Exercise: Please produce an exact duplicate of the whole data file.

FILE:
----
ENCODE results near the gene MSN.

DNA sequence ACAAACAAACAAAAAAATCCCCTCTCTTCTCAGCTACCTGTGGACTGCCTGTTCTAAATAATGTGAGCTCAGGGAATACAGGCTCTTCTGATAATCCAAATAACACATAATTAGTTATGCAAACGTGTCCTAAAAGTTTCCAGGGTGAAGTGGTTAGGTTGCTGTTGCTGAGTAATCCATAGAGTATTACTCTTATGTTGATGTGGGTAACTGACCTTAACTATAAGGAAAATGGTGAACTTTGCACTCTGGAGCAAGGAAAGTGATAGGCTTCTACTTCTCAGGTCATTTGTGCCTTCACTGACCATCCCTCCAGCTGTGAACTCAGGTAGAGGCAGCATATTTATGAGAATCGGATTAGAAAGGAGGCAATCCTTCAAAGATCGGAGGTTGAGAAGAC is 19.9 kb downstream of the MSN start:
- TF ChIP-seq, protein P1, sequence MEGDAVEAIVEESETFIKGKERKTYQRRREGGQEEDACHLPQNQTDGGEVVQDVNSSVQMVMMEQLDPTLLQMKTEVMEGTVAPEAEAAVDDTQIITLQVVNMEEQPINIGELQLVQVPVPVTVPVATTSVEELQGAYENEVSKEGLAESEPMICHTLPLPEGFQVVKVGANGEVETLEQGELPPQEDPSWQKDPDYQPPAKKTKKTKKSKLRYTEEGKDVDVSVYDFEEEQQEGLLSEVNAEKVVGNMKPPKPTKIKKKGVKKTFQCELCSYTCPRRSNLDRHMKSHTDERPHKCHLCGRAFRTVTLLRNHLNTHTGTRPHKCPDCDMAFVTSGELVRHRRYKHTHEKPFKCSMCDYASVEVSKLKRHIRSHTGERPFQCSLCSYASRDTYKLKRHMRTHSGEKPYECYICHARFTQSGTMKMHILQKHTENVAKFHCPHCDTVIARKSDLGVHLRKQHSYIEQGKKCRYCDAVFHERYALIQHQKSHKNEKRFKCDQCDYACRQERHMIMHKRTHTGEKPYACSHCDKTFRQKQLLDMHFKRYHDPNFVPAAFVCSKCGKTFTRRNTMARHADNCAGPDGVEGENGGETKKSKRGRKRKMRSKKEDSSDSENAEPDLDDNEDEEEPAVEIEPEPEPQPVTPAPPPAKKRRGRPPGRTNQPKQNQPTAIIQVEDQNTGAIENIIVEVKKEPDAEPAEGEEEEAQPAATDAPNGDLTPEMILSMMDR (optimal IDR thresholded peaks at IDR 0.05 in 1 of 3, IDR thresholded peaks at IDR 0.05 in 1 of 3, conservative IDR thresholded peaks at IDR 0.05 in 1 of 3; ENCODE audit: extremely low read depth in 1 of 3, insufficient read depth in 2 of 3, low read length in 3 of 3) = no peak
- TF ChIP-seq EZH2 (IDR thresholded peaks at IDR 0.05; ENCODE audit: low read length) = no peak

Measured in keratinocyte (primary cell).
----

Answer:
ENCODE results near the gene MSN.

DNA sequence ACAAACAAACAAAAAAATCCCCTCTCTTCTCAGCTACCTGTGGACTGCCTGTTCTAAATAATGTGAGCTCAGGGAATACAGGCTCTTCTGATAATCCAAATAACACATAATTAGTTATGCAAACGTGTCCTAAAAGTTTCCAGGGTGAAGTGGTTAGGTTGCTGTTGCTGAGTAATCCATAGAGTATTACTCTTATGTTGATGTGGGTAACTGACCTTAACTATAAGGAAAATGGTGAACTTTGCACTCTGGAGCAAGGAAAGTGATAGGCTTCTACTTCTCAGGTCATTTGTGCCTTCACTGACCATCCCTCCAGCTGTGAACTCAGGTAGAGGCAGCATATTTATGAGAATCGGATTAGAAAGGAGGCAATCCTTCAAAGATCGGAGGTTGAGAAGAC is 19.9 kb downstream of the MSN start:
- TF ChIP-seq, protein P1, sequence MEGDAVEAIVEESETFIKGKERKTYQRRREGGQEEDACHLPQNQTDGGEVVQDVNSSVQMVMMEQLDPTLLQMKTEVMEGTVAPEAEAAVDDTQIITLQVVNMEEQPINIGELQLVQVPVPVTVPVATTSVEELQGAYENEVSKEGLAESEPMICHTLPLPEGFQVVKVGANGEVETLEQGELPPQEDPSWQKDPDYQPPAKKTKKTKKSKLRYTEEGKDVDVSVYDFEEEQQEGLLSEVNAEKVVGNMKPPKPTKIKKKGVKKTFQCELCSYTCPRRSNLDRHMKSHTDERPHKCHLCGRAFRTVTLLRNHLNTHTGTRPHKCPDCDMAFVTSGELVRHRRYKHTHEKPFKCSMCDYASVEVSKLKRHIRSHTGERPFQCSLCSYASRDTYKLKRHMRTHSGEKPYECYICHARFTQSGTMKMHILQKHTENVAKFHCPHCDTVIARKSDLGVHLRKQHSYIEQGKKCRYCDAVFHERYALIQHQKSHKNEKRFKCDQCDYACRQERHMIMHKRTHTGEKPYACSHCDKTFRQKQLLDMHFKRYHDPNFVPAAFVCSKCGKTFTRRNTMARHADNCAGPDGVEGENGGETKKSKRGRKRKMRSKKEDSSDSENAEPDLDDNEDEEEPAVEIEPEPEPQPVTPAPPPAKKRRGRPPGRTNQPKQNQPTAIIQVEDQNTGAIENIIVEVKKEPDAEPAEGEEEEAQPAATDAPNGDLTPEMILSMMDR (optimal IDR thresholded peaks at IDR 0.05 in 1 of 3, IDR thresholded peaks at IDR 0.05 in 1 of 3, conservative IDR thresholded peaks at IDR 0.05 in 1 of 3; ENCODE audit: extremely low read depth in 1 of 3, insufficient read depth in 2 of 3, low read length in 3 of 3) = no peak
- TF ChIP-seq EZH2 (IDR thresholded peaks at IDR 0.05; ENCODE audit: low read length) = no peak

Measured in keratinocyte (primary cell).